The Seder is a ritual banquet which reenacts the Exodus, conducted on both the first and second evenings of Passover.
Its major feature is the reading of the Haggadah, which relates, in detail, the events of the Exodus of the Jewish people from ancient Egypt, complete with symbolic reenactments using Kosher wine, specially prepared Matzah, and bitter herbs.
The specially prepared Shmurah Matzah is made specifically for use at the Seder, with specially supervised flour according to particularly stringent Jewish traditions and laws. The bitter herbs (Maror) consisting of either romaine lettuce or horseradish, commemorate the harsh conditions of slavery in ancient Egypt.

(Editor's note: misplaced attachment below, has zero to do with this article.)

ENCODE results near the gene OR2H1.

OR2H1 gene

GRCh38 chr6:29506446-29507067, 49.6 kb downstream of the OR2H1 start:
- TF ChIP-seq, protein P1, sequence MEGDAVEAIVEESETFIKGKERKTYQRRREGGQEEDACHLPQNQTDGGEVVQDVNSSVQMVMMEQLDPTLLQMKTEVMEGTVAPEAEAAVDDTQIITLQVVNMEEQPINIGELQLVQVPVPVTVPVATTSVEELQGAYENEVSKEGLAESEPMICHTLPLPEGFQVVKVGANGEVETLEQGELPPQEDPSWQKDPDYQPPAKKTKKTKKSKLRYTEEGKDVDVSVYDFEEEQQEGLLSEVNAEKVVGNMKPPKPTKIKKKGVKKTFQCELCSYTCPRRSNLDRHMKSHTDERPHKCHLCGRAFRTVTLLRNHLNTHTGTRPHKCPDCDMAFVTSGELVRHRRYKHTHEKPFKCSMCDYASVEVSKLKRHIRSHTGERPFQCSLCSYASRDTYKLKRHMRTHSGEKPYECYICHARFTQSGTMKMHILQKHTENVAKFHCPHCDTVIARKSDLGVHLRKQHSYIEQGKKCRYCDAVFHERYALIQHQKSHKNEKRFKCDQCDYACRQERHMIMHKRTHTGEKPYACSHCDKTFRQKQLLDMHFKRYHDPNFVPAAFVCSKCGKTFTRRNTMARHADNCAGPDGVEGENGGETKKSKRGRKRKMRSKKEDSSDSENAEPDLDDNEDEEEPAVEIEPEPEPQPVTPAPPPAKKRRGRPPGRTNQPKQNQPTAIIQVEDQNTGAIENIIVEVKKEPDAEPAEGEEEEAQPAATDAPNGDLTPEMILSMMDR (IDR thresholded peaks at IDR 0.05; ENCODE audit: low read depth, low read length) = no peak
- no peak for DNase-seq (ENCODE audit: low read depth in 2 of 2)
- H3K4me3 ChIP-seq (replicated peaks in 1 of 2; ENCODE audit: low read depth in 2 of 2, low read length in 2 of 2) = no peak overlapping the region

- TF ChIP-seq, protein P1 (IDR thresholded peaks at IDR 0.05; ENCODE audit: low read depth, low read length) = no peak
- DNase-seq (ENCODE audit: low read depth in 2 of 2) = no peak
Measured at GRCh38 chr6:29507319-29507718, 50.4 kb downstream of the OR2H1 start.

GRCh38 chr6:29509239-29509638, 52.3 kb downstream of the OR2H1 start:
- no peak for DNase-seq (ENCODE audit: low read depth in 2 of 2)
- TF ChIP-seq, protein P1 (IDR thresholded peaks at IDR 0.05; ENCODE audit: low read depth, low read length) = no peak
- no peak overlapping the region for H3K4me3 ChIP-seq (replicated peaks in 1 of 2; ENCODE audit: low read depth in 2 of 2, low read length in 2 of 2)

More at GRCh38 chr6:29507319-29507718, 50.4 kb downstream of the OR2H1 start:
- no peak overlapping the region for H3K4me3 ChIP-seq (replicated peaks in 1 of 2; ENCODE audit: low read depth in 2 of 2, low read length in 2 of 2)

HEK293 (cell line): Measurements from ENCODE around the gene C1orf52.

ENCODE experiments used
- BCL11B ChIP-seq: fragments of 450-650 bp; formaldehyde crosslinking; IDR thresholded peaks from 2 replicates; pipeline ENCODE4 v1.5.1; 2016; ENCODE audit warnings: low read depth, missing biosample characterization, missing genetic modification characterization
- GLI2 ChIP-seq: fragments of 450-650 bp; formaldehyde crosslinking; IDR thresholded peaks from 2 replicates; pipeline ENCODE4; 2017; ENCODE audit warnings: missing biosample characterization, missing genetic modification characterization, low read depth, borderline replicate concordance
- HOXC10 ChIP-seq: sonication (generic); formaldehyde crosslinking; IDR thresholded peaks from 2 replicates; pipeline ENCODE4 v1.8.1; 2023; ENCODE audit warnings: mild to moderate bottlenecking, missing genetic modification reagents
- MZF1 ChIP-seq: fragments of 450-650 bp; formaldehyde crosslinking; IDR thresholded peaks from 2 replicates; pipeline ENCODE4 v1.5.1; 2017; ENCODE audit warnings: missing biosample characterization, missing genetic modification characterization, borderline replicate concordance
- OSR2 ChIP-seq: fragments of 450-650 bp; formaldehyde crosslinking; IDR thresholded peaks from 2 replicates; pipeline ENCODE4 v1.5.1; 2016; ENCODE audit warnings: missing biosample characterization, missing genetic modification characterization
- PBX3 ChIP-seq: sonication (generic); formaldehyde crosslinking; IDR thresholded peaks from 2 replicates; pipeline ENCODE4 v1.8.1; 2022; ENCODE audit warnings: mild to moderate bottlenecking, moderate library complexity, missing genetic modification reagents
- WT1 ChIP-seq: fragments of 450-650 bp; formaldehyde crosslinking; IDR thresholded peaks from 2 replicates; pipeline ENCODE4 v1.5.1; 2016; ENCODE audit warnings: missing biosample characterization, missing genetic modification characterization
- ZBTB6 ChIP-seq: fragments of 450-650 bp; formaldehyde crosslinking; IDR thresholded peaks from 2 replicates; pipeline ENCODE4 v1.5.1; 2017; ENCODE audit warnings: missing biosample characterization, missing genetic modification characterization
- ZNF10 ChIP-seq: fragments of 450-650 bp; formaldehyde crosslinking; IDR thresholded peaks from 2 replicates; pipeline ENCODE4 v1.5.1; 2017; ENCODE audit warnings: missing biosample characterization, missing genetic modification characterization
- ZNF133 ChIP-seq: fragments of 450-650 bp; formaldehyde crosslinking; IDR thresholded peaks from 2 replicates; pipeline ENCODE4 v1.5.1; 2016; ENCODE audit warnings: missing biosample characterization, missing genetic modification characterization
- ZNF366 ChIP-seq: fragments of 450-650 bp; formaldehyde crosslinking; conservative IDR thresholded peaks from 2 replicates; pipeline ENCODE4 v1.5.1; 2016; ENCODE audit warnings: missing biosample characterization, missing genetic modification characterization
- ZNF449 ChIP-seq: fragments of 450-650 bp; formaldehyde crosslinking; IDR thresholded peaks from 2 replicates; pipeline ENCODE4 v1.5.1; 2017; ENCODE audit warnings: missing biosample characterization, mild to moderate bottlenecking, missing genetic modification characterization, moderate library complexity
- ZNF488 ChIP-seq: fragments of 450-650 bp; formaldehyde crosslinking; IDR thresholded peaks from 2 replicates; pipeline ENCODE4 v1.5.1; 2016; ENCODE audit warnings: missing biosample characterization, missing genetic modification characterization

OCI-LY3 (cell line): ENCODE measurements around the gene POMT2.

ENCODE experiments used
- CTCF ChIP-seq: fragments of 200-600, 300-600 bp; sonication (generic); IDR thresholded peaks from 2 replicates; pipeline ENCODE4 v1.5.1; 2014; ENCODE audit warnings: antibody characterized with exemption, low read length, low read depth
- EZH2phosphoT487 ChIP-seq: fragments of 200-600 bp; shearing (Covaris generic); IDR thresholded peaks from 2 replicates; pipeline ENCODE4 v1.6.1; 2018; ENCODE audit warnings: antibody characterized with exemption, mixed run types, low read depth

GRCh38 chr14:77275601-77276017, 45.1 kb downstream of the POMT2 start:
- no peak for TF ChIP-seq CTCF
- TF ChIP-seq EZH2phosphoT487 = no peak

Four cups of wine are consumed during the course of the Seder to commemorate the redemption of the Jewish people, the sanctity of the holiday and events related in the Haggadah. The Seder is a traditional occasion for Jewish families to gather together to reinforce their ties to Judaism.